Super Bowl 50 is almost here. For months, legions of fans from around the world have been clamoring for tickets to the biggest of Big Games, with this year’s event billed as the most technologically advanced ever. Despite the astronomical ticket prices (starting at US$4,000 each and going for up to US$25,000 for private suites), the tickets were snapped up quickly.


Levi’s Stadium, this year’s event host, seats approximately 68,500 fans and features 165 luxury suites and 8,500 club seats. Do the math and combine it with an ardent fan base, and you’ve got an environment ripe for fraudsters to exploit.

About 80 percent of tickets are sold in the two weeks prior to the big game, and that’s when fraudsters strike, setting up phony websites to lure fans in. Would-be ticket buyers are bilked out of their money and, adding insult to injury, are also then targets of identity theft and fraud. The National Football League (NFL) also suffers loss of revenue.

One of the ways the NFL has chosen to help reduce fraud is by not using electronic tickets for the Super Bowl – a decision seemingly at odds with the ‘most technologically advanced game ever’ hype. E-ticketing has grown in popularity in today’s always-connected, mobile society. As a general rule, organizations that don’t offer mobile tickets stand to miss out – not only on sales, but on the speed, customer service, convenience and cost savings that e-ticketing offers.

However, security and fraud concerns persist in the realm of mobile transactions – particularly in situations where dollar values and demand are both sky high. The ongoing threat of data theft or fraud alone can cause merchants and consumers alike to shy away from the mobile ticketing option, let alone the sophisticated ways that cyber criminals are able to steal data in transit when basic protections are not applied.

But just as the NFL and other paper ticket issuers continue to raise the bar with more sophisticated printing techniques, hidden codes, holograms, and just simply keeping the designs out of the public eye as long as possible, there are stronger electronic security techniques in play today that can shore up critical security aspects of e-ticketing. In fact, done correctly, e-ticketing can be a powerful tool for fighting fraud, with the added benefit of being far easier for the consumer.

The critical security properties that an e-ticketing system must provide are authenticity – that the ticket is issued from an authentic source and is not a counterfeit – and integrity – that the ticket has not been altered in any way. Just like in the physical ticket world, there are various means by which these properties can be provided, each with different levels of strength or trust. In the ‘e’- world, digital signing – with strong protection for the private signing keys – is a powerful weapon when applied to barcodes that represent tickets. With a properly secured public key infrastructure (PKI) used to associate an organization’s identity with those signing keys, the authenticity of the ticket can be verified. The signature verification process also by its cryptographic properties provides a means by which any alteration of the barcode that may have been attempted can be detected.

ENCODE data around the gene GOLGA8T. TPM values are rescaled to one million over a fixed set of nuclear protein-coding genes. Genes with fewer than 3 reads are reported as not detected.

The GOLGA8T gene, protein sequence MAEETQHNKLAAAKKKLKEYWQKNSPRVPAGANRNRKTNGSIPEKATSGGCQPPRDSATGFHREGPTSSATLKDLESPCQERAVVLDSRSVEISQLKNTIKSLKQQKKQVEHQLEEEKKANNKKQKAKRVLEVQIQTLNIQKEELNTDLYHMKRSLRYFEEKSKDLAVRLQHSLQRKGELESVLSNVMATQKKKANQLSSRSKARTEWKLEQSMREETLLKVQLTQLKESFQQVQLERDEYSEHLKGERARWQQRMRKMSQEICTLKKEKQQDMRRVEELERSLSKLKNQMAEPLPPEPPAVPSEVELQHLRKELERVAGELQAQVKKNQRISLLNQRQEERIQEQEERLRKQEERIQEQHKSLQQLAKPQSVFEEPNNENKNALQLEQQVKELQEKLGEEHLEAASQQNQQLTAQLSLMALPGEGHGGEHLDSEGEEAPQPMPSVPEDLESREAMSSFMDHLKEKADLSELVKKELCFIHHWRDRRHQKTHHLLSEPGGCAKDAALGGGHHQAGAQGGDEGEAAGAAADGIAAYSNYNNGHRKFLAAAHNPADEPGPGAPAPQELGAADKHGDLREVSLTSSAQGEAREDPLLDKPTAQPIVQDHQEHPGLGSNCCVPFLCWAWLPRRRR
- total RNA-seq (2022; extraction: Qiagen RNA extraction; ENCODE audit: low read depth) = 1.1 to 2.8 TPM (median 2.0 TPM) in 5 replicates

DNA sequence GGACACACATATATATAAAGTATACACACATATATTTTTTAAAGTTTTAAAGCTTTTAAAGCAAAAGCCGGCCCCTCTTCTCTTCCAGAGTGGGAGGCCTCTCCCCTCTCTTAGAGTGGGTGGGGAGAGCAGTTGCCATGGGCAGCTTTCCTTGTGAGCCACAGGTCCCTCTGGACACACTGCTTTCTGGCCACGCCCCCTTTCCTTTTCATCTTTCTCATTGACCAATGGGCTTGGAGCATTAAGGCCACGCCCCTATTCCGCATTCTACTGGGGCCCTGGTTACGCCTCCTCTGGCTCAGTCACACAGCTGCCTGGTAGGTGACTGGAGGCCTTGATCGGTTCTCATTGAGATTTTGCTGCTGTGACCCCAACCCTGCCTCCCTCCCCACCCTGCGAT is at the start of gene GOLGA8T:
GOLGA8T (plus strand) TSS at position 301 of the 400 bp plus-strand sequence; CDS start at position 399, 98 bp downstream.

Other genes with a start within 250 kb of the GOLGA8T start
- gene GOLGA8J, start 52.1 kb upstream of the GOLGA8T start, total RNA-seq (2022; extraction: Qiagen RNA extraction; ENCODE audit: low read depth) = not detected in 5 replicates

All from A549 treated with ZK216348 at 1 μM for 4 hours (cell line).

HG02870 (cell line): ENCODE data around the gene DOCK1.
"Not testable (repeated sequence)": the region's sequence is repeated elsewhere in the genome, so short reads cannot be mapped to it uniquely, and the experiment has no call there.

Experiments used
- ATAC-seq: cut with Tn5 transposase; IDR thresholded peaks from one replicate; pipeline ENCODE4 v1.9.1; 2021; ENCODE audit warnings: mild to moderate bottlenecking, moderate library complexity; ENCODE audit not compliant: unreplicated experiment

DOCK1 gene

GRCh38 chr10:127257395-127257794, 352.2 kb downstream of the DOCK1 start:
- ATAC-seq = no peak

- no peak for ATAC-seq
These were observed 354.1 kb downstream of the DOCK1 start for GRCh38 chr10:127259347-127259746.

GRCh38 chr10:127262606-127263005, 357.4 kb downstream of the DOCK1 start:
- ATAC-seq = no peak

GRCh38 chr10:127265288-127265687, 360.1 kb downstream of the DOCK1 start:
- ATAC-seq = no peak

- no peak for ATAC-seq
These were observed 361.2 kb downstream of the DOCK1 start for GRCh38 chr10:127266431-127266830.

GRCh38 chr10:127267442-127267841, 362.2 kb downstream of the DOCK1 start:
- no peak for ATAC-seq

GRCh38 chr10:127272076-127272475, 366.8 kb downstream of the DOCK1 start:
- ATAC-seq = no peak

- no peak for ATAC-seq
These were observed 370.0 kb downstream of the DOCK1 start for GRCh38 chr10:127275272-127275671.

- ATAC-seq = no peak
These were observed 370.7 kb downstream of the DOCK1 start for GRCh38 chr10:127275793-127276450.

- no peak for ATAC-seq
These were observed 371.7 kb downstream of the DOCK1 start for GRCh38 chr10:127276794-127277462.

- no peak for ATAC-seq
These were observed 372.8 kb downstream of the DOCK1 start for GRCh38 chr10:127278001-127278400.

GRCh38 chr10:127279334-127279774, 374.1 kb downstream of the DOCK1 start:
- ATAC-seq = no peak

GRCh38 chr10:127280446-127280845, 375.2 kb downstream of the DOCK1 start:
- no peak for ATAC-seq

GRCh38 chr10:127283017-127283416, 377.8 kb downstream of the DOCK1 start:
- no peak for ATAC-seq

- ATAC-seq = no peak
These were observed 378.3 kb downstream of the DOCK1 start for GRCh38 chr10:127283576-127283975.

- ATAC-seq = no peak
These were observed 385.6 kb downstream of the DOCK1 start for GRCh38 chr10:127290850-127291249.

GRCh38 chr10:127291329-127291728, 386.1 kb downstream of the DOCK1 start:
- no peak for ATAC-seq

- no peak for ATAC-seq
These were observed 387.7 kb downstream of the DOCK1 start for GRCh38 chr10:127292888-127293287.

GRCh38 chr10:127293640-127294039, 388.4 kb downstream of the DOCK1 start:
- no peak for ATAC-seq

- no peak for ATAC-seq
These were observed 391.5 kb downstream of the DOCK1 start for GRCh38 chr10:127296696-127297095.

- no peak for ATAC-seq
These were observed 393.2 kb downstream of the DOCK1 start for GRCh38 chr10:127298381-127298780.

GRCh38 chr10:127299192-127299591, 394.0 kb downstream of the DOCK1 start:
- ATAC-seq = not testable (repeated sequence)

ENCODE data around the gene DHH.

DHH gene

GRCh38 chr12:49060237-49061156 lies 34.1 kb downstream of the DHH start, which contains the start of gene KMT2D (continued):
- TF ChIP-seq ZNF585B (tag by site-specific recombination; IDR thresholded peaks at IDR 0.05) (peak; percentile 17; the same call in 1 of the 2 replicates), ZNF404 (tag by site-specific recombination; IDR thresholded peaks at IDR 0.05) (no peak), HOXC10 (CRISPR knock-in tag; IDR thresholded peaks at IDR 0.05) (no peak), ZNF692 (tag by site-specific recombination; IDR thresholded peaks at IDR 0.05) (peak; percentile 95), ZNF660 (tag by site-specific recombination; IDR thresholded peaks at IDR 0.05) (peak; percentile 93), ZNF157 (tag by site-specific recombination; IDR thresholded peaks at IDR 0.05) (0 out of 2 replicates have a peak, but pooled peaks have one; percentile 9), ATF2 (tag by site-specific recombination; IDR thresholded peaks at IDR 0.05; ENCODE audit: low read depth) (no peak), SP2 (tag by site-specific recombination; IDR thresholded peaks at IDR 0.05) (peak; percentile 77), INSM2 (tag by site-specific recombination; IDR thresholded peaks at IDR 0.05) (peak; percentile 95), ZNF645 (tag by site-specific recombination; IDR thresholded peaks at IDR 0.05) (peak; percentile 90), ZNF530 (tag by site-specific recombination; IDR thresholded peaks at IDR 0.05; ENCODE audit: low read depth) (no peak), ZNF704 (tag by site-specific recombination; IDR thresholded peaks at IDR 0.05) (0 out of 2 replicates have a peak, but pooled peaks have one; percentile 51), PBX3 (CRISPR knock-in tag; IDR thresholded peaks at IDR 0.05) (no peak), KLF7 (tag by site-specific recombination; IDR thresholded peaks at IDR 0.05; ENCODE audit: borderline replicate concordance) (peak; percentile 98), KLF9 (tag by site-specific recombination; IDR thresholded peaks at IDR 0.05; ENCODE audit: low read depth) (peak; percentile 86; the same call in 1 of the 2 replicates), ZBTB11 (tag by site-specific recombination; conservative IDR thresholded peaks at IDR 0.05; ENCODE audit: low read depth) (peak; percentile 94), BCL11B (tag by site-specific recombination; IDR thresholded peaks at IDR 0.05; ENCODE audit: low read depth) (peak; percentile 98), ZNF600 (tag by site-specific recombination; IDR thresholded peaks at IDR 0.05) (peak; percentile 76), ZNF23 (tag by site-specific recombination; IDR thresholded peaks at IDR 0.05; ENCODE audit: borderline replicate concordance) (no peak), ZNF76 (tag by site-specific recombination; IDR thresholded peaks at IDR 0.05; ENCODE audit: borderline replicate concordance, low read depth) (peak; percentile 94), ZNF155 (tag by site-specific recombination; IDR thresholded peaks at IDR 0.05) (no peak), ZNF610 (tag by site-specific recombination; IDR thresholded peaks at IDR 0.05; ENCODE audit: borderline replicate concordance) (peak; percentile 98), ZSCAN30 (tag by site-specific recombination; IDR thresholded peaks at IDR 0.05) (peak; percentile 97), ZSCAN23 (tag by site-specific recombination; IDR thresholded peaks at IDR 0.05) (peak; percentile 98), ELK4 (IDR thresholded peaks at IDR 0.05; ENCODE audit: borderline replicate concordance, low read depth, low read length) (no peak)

Organizations in the airline industry, for example, have created PKIs for this exact purpose. And because of the need for trust around the identity of the ticket-issuing organization, a recognized best practice is to protect the foundational keys in the PKI – the root and issuing Certificate Authority keys – with hardware security modules (HSMs). Private signing keys underpin the security of the entire system – it is essential that they are properly safeguarded and managed.

With the (current) exception of the Super Bowl, sports, entertainment and many other vertical markets will adopt e-ticketing systems as consumer expectation and demand grow. The means to protect e-tickets are here today, and are tried and true – and maybe next year, the Big Game will up its game!